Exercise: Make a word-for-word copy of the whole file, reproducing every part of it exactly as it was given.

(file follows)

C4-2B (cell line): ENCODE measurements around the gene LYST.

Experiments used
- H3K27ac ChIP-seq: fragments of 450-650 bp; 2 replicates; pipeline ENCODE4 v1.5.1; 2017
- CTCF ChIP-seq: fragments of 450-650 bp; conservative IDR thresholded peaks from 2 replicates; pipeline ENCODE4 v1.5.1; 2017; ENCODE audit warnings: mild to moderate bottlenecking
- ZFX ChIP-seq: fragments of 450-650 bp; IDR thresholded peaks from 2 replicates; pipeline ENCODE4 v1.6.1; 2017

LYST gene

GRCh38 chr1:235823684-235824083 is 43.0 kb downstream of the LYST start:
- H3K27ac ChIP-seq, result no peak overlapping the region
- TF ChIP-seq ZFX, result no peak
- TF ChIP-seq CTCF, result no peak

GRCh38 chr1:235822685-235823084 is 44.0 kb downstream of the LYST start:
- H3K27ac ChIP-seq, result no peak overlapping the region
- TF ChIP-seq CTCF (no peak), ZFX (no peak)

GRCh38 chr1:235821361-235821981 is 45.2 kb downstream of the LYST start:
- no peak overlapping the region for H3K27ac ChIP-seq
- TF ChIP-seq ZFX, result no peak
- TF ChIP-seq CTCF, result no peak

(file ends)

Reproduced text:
C4-2B (cell line): ENCODE measurements around the gene LYST.

Experiments used
- H3K27ac ChIP-seq: fragments of 450-650 bp; 2 replicates; pipeline ENCODE4 v1.5.1; 2017
- CTCF ChIP-seq: fragments of 450-650 bp; conservative IDR thresholded peaks from 2 replicates; pipeline ENCODE4 v1.5.1; 2017; ENCODE audit warnings: mild to moderate bottlenecking
- ZFX ChIP-seq: fragments of 450-650 bp; IDR thresholded peaks from 2 replicates; pipeline ENCODE4 v1.6.1; 2017

LYST gene

GRCh38 chr1:235823684-235824083 is 43.0 kb downstream of the LYST start:
- H3K27ac ChIP-seq, result no peak overlapping the region
- TF ChIP-seq ZFX, result no peak
- TF ChIP-seq CTCF, result no peak

GRCh38 chr1:235822685-235823084 is 44.0 kb downstream of the LYST start:
- H3K27ac ChIP-seq, result no peak overlapping the region
- TF ChIP-seq CTCF (no peak), ZFX (no peak)

GRCh38 chr1:235821361-235821981 is 45.2 kb downstream of the LYST start:
- no peak overlapping the region for H3K27ac ChIP-seq
- TF ChIP-seq ZFX, result no peak
- TF ChIP-seq CTCF, result no peak